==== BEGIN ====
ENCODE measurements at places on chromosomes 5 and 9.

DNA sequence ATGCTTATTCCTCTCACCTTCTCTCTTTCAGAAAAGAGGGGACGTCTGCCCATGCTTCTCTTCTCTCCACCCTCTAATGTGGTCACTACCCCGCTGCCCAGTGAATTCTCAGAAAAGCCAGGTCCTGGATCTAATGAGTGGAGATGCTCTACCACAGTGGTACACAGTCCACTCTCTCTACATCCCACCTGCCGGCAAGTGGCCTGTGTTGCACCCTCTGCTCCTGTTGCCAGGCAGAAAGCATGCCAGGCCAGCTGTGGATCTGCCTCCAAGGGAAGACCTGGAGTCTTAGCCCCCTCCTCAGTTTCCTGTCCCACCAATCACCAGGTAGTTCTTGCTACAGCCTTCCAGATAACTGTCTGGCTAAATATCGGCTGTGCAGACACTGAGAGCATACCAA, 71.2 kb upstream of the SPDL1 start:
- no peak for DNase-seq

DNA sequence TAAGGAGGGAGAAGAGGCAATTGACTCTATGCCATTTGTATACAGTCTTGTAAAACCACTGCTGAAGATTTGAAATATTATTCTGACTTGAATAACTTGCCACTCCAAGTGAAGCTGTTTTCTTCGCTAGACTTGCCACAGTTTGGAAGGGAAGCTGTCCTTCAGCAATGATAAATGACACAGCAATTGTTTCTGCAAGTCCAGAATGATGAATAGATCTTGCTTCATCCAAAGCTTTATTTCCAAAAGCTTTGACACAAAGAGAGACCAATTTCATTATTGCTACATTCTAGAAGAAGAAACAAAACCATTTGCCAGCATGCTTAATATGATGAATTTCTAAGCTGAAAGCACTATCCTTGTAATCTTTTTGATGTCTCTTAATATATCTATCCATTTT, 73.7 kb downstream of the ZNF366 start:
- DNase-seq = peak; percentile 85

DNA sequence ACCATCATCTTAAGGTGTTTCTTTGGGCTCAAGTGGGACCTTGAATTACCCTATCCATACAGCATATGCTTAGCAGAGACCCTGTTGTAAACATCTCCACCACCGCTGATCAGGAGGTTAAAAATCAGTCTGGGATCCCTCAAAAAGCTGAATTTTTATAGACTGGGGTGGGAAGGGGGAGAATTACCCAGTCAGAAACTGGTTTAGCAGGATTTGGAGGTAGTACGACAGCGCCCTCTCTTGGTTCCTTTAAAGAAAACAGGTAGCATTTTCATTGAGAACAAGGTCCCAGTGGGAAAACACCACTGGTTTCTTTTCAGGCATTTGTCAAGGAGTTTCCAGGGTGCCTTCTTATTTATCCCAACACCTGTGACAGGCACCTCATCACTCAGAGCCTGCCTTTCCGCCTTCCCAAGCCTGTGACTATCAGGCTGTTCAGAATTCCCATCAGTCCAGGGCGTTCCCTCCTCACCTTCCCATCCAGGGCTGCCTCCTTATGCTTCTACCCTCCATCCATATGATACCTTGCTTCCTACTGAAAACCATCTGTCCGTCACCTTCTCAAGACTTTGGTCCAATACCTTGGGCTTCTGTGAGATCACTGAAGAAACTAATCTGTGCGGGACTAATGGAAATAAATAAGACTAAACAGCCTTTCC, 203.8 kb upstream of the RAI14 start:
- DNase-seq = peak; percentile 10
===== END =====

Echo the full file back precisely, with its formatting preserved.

ENCODE measurements at places on chromosomes 5 and 9.

DNA sequence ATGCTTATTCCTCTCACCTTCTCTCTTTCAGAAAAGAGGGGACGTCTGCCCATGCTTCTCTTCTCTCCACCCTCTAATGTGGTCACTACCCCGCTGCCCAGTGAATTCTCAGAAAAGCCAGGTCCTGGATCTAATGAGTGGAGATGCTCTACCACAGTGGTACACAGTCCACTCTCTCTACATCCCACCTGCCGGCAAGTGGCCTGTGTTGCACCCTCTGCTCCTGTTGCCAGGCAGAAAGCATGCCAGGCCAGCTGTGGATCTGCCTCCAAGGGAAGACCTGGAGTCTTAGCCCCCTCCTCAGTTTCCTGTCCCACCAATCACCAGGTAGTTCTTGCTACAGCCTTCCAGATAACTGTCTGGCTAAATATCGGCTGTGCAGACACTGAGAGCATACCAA, 71.2 kb upstream of the SPDL1 start:
- no peak for DNase-seq

DNA sequence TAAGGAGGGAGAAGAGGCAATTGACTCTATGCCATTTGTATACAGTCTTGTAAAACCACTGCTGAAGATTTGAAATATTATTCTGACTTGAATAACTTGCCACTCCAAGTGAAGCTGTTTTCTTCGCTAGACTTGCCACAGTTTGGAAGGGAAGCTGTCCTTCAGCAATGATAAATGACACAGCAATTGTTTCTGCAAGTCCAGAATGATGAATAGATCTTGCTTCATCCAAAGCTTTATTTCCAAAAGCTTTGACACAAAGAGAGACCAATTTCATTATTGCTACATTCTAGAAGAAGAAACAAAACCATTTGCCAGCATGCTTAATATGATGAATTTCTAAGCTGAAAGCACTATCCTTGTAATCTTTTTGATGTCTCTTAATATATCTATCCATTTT, 73.7 kb downstream of the ZNF366 start:
- DNase-seq = peak; percentile 85

DNA sequence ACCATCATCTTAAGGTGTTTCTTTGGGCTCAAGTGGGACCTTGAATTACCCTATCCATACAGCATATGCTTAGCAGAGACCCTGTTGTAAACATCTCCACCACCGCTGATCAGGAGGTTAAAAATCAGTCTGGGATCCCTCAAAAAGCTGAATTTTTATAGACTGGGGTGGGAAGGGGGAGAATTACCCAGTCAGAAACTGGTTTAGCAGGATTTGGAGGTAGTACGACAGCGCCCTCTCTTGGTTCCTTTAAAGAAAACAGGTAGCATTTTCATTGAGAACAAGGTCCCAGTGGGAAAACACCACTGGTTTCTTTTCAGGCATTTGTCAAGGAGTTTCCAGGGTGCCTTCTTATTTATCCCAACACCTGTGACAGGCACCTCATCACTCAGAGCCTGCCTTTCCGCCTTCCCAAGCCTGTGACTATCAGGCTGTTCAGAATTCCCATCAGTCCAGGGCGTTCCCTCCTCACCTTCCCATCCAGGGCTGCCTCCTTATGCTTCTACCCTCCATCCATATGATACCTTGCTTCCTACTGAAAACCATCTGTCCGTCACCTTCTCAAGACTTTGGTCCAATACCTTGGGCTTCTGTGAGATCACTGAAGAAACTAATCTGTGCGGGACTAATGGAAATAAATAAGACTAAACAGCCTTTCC, 203.8 kb upstream of the RAI14 start:
- DNase-seq = peak; percentile 10